Resident Scholar Frederick M. Hess
Those eager to familiarize themselves more broadly with "peer-reviewed" education scholarship had an exceptional opportunity earlier this month in Chicago when the American Educational Research Association (AERA) gathered for its annual conference. More than 12,000 scholars convened to consider a wealth of papers and analyses that have been vetted and approved by their peers.
AERA offered the chance for academics to demonstrate why, as Welner and Molnar have suggested, policymakers would be well-advised to look to them to tackle "significant research questions" with "original and important work." The degree to which researchers succeeded at this task depends on just what sort of studies policymakers were seeking.
For instance, those policymakers interested in Creolist perspectives on social change, the hegemony of standard English, and the current status of the Whig party, doubtless flocked to the session featuring the research "Beyond the Anglicist and the Creolist Debate and Toward Social Change," "The Ebonics Phenomenon, Language Planning, and the Hegemony of Standard English," and "'The Whig Party Don't Exist in My Hood': Knowledge, Reality, and Education in the Hip-Hop Nation."
Now, while we may all be immigrants to the hip-hop nation, those who are interested in the import of immigration for instruction or assessment will surely want to catch the session "Asserting Silenced Voices in Policy Debates Over (Im)migrants and (Im)migration," featuring analyses like "Exposing Contradictions: Students 'Talk Back' to Discourses on (Im)migration" and "Immigrant Identity and Racial Formations: A LatCrit Theoretical Analysis Case Study."
Offering a rather different take on immigration was the provocatively titled session "Race and Space in Education" with its undertones of bilingual education on Mars and featuring research such as "Citizenship, Migration, and Space" and "Education Policy, Space, and the 'Colonial Present.'" (Admittedly, we're still not entirely sure just what the "colonial present" is--though we're pretty confident that it does not involve beribboned pewter mugs from Williamsburg.)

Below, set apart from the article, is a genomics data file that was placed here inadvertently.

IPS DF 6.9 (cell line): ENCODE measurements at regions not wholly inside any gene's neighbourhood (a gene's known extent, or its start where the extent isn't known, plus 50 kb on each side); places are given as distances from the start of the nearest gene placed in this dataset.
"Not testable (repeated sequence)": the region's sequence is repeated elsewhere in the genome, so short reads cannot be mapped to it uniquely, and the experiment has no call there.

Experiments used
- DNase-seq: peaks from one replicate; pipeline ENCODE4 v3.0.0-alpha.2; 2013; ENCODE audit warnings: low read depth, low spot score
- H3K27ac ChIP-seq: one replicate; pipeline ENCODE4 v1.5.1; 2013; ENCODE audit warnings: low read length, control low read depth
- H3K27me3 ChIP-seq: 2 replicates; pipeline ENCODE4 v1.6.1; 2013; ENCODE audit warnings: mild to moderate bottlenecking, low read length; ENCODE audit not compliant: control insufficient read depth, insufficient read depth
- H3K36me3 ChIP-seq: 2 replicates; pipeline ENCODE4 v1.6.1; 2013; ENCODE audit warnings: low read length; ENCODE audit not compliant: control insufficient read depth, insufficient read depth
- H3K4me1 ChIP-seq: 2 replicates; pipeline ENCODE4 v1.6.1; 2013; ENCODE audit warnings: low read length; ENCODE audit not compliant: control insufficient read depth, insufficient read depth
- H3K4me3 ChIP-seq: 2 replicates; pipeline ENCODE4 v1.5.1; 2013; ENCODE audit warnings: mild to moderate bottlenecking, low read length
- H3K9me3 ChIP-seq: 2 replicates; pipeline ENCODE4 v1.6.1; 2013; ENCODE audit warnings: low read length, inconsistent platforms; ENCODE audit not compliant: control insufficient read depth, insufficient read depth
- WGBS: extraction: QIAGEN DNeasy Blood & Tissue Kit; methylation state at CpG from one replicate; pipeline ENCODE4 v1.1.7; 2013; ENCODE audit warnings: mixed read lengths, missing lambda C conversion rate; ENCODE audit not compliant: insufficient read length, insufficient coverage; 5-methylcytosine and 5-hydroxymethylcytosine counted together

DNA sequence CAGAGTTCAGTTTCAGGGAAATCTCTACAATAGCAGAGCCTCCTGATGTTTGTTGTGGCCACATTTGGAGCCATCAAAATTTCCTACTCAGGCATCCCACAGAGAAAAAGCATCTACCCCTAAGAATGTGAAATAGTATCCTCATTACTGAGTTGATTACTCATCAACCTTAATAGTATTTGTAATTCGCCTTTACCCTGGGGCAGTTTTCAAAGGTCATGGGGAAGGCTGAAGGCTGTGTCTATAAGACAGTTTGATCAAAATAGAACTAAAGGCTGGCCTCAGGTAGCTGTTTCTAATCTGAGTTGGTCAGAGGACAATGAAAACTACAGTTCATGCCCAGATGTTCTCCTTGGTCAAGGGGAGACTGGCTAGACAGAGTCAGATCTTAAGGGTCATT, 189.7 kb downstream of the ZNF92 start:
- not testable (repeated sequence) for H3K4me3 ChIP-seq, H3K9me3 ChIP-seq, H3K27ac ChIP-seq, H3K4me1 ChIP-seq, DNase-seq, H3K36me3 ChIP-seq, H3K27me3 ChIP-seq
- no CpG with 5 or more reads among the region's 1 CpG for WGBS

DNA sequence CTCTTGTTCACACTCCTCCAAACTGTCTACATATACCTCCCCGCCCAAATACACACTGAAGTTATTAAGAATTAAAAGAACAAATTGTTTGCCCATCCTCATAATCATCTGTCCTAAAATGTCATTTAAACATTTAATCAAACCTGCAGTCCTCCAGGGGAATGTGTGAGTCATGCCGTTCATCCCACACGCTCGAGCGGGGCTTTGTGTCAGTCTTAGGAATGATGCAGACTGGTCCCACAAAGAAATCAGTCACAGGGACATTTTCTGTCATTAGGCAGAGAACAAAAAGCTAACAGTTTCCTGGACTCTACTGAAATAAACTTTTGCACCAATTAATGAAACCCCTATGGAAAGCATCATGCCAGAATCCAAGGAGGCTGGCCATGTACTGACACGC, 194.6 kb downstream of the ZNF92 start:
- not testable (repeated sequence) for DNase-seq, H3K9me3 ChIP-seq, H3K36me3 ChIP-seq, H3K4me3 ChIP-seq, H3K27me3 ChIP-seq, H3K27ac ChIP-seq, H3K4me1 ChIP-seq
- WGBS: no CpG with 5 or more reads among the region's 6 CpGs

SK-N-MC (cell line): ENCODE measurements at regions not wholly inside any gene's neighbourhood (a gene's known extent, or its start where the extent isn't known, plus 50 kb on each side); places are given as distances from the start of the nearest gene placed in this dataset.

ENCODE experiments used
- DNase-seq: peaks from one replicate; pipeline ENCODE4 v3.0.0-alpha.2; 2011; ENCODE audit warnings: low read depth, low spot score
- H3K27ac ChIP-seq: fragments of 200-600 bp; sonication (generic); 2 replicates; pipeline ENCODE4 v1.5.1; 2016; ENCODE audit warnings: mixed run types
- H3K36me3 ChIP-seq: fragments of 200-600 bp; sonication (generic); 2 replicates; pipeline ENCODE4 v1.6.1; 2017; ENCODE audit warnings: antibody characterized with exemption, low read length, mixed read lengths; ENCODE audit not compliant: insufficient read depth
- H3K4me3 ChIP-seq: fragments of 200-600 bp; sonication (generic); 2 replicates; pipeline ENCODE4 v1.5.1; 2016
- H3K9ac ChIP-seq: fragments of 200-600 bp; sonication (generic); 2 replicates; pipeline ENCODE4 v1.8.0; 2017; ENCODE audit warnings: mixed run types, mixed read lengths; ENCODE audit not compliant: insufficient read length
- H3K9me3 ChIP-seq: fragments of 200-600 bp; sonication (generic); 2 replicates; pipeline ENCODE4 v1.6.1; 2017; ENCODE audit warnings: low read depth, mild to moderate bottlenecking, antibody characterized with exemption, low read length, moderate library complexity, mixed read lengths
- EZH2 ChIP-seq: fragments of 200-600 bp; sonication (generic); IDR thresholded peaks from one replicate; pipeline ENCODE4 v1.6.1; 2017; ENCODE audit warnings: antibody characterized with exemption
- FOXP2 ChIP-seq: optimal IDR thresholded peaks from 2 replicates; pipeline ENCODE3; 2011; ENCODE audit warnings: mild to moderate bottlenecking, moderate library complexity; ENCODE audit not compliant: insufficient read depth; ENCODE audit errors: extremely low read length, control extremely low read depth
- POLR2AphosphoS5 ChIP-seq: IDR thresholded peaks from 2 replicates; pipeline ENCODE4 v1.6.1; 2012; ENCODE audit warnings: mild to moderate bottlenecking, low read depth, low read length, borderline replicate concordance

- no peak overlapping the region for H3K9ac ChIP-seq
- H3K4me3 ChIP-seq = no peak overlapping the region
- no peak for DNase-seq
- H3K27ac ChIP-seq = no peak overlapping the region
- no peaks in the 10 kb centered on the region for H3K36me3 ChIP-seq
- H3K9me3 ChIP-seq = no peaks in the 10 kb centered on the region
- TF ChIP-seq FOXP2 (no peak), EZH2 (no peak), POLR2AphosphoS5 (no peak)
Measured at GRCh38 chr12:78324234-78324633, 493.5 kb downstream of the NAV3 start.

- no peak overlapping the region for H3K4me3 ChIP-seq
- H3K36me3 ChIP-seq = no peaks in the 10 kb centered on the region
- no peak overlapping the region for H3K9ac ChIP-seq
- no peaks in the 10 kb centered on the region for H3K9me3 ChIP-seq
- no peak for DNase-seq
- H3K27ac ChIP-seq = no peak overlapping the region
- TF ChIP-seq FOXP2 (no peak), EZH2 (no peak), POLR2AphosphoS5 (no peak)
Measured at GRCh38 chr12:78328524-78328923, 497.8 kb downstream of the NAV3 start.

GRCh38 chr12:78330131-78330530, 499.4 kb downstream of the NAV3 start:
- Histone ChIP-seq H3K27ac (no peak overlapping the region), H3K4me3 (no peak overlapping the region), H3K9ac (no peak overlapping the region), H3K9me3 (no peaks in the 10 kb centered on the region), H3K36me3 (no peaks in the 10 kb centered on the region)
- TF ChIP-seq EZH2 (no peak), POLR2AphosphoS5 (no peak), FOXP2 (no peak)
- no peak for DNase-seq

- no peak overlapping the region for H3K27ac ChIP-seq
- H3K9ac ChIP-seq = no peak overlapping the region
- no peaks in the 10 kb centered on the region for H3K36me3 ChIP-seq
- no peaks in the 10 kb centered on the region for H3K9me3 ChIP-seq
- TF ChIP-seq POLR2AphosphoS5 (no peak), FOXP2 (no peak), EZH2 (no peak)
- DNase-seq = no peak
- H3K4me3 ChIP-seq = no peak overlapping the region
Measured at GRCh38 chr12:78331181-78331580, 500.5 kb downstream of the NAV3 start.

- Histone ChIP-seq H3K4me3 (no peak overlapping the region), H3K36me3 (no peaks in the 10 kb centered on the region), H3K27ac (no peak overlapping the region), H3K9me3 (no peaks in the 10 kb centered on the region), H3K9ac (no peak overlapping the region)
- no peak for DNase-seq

Those more focused on professional development could check out the session "Spirituality and Education," in which professors and doctoral students at honest-to-goodness colleges and universities presented research on "Accessing the Wisdom of Spirit as Professional Development," "Anti-racist Education, Critical Race Theory, and 'Respiritualization,'" and "Peace in Every Breath: College Students Surprise Themselves as They Defuse Their Anger."
Meanwhile, the session "Stop Moving My What?! Critical and Reflective Thinking in Self-Study" provided a can't-miss opportunity for policymakers wrestling with the educational challenges of self-study. Some attendees fretted that they might not grasp the finer points of the featured paper "'Stop Moving My Cheese!' Scurrying Through a Maze of Challenges in Developing Reflective Thinking of Preservice Teachers"; fortunately, the "self-study practitioners" took care to demonstrate how data such as journal dialogues, portfolio artifacts, evaluations, and e-mail correspondence could be used to develop "inner skills of reflection."